The Geneva 2000 Ecumenical Team could hardly be a more diverse group of people. Team members came from 13 different countries and six different continents. We also represented different denominations and partner organizations. Each of us had a different story to share about the effects of globalization on our communities and nations. Each of us had a unique perspective on the challenges facing the world as it enters the new millennium. All of us, however, shared a common conviction: the current path of economic globalization, far from solving the problems of poverty, unemployment and social disintegration, is actually escalating them. Convinced that fundamental changes in the world economy are required for true social development to occur, team members joined in calling for a change of heart among the powerful of the world. Only a change of heart among world leaders and international financial institutions could result in a changed economic system which places people at the center, rather than the margins, of development. The call for a change of heart became the signature of the Ecumenical Team as we worked with other NGOs (non-governmental organizations) and lobbied member states.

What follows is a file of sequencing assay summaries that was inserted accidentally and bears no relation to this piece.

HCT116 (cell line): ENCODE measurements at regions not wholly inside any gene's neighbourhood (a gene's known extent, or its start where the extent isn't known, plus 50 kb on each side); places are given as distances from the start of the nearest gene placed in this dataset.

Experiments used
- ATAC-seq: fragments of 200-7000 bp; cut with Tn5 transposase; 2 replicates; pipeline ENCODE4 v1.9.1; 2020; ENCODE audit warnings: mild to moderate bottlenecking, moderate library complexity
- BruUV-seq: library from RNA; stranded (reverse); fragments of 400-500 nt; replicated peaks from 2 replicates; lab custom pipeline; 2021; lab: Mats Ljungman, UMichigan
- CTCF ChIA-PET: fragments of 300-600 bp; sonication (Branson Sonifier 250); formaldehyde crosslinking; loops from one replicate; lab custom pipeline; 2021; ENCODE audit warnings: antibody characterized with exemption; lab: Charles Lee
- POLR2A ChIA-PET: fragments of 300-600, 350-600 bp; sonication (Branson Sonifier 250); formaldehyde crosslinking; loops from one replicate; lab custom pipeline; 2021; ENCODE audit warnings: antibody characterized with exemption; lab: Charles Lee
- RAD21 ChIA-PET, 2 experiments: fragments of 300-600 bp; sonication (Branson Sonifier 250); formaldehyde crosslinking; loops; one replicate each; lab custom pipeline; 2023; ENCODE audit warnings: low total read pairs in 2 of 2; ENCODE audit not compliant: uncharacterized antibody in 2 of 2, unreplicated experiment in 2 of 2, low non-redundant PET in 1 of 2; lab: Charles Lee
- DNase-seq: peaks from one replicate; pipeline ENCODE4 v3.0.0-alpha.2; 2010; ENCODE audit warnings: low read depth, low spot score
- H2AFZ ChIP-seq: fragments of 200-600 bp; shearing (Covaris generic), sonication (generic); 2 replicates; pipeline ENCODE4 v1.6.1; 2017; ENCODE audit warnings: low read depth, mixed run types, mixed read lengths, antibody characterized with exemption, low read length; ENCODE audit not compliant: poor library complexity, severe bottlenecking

III. Teamwork: a day in the life of an ecumenical team 

The work of an Ecumenical Team at a United Nations conference is demanding, to say the least. Team members were up early to attend 8:00 am team meetings, and often worked into the evening attending negotiating sessions or working on team positions and documents. Our 8:00 am meetings included morning prayer and a chance to debrief the activities of the previous day. The chair for the meeting rotated each day, and the team decided together who would cover the meetings and events of the day and report back. After our morning meeting, team members walked over to the UN for the daily NGO briefing at 9:00 am. PrepCom sessions were scheduled from 10:00 am to 1:00 pm, and again from 3:00 pm to 6:00 pm. Side events, sponsored by NGOs, UN agencies and other organizations, were offered each day from 1:15 to 2:45 pm. Somehow, team members managed to squeeze in lunch and gather in groups to work on the Political Declaration and the ten commitments. Our goal was to produce language and talking points on the Declaration and the ten commitments (also known as L.5/Rev. 2) that we could offer to delegates for use in the negotiations. Some team members also were able to meet with delegates from their country's mission to speak directly with them about the Ecumenical Team's positions and hopes for the Special Session.